Working with groups of people to solve a problem, whether it's a short term challenge like you'll find on this site or in Team Challenges , or a long term problem at school or work, you're certain to run across a nay-sayer on occasion. You know the person I'm talking about; the one who immediately dismisses an idea (often before it's even completely verbalized!) or mocks it for being utterly ridiculous. The problem with a person like this is the negativity that he or she brings to the group. Not only is that single idea treated unfairly, but other members of the team will begin to feel hesitant about sharing their ideas for fear of being mocked themselves. And a team that holds back any of their ideas will suffer a lack of genuine creativity in their brainstorming.
When a judgment is made about someone's idea before it has had a chance to be explored or discussed, the group automatically misses out on any possibilities for improving on that idea and possibly incorporating it into a clever solution. As group leader, remind the team that they'll only solve their dilemma by figuring out what does work. It is not going to do them any good to have a list of vetoed ideas at the end of the day! Write down all of the ideas, without discounting - or allowing anyone else to discount - any of them.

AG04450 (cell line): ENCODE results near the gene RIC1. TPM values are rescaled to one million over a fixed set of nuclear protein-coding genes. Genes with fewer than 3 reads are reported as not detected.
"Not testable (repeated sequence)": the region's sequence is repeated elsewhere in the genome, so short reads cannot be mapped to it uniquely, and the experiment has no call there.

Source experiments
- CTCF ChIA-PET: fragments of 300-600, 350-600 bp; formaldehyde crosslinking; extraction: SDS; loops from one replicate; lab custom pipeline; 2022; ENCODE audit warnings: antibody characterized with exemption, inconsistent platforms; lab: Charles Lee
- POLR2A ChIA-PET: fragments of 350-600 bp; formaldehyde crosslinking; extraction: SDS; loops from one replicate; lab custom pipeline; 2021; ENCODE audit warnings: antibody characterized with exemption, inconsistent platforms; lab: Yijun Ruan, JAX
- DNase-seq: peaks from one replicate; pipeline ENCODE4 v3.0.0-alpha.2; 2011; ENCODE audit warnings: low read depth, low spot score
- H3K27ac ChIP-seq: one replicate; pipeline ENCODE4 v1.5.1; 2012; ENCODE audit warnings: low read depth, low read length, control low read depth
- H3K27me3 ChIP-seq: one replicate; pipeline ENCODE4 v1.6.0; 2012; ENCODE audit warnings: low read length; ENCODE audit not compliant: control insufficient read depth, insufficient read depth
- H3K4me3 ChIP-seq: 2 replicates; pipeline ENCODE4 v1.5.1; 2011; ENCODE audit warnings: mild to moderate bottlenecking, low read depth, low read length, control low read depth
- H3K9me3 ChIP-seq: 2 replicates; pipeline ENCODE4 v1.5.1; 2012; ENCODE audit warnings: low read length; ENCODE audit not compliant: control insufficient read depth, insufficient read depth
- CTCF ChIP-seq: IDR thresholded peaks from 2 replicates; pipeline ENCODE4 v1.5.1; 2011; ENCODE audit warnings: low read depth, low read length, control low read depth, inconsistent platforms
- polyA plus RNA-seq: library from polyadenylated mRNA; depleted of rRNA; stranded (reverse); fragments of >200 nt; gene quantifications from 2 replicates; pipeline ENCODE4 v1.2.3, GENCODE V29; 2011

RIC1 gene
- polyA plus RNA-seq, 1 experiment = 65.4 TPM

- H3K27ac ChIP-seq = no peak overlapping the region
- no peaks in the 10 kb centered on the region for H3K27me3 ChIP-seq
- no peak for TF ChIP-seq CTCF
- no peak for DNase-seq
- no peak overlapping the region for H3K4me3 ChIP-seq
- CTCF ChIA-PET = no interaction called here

Remind them that a simple no should never be the answer. Instead, figure out how an idea can be tweaked and finagled to result in a successful solution – how could they use the idea? Change it? Add to it?
The response to any idea should always be yes. Yes, we could figure out a way to add a purple kangaroo to our presentation; what if he accidentally fell into grape juice? Yes, we can use the string as part of our bridge; maybe instead of a support, it could be a decoration. Yes, we can figure out a way to do it, but we all have to work together.
Using yes will not only help your group to come up with some unusually creative solutions, it will also help foster a sense of teamwork that comes from a positive environment.
***Excerpted in part from Team Challenges: Group Activities to Build Cooperation, Communication and Creativity